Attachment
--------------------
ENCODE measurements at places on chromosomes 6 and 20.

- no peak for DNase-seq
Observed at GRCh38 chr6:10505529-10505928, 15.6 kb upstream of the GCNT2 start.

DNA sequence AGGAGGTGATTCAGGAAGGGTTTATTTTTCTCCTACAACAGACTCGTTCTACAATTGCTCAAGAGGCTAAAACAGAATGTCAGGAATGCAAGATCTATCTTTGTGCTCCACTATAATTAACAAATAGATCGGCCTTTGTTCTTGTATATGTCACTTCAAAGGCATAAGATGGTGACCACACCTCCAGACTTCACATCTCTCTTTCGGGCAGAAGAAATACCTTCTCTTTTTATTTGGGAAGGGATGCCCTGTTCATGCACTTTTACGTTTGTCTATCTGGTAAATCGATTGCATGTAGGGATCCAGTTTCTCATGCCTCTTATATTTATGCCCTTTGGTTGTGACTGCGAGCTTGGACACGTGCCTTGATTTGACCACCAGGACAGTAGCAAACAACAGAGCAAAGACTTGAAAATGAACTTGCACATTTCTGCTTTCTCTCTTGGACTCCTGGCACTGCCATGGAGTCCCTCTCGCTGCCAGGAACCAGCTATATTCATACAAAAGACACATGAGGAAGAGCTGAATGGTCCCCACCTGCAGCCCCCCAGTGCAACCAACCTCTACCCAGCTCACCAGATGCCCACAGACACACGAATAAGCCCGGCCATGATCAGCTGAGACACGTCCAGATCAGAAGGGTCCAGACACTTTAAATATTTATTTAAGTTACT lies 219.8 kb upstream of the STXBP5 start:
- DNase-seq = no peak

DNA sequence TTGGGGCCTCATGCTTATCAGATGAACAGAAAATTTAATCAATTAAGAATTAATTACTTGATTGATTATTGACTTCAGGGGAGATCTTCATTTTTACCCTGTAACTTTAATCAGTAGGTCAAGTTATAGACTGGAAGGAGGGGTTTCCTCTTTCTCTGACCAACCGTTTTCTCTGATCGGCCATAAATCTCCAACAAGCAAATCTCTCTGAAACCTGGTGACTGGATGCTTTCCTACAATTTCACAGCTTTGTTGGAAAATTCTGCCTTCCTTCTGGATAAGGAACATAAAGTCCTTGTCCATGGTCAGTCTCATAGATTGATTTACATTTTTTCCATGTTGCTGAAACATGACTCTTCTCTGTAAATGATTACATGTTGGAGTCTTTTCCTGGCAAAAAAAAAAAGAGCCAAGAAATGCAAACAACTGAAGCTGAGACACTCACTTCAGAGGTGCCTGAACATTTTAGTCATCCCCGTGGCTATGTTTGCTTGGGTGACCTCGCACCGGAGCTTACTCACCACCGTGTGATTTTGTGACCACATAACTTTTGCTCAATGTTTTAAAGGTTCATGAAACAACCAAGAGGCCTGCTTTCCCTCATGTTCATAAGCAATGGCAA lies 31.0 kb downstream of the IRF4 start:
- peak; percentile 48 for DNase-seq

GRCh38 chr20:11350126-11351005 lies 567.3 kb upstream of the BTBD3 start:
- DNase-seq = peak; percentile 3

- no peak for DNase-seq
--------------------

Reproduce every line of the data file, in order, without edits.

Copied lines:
ENCODE measurements at places on chromosomes 6 and 20.

- no peak for DNase-seq
Observed at GRCh38 chr6:10505529-10505928, 15.6 kb upstream of the GCNT2 start.

DNA sequence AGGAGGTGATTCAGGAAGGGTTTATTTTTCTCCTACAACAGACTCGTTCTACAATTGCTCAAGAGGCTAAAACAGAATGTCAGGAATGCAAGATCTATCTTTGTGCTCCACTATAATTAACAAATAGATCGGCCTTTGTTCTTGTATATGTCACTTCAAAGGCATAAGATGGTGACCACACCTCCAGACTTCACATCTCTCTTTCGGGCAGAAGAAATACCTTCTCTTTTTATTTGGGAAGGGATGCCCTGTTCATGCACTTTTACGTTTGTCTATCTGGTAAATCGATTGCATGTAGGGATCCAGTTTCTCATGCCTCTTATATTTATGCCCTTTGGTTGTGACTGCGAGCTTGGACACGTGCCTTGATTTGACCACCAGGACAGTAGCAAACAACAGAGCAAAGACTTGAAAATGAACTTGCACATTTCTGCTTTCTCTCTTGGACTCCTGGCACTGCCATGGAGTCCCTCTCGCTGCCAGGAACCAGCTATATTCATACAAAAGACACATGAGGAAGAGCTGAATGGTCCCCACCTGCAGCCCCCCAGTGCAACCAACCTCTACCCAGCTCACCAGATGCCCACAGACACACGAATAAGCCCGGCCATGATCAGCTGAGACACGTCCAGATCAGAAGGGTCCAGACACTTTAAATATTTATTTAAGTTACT lies 219.8 kb upstream of the STXBP5 start:
- DNase-seq = no peak

DNA sequence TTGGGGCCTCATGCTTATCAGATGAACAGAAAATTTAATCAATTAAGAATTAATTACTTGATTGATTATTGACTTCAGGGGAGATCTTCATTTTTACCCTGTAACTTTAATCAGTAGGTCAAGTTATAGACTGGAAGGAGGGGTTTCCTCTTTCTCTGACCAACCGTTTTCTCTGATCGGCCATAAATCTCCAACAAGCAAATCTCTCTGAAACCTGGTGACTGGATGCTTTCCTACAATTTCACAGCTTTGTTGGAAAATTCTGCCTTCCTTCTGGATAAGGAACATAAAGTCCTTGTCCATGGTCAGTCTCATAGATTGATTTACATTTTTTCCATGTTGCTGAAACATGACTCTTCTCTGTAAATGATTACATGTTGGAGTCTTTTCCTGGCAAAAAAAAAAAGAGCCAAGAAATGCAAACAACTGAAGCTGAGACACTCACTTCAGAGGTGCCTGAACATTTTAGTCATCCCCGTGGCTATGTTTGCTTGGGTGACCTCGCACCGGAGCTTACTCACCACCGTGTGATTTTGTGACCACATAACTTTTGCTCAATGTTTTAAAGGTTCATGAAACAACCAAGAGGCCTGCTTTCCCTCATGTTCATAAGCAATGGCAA lies 31.0 kb downstream of the IRF4 start:
- peak; percentile 48 for DNase-seq

GRCh38 chr20:11350126-11351005 lies 567.3 kb upstream of the BTBD3 start:
- DNase-seq = peak; percentile 3

- no peak for DNase-seq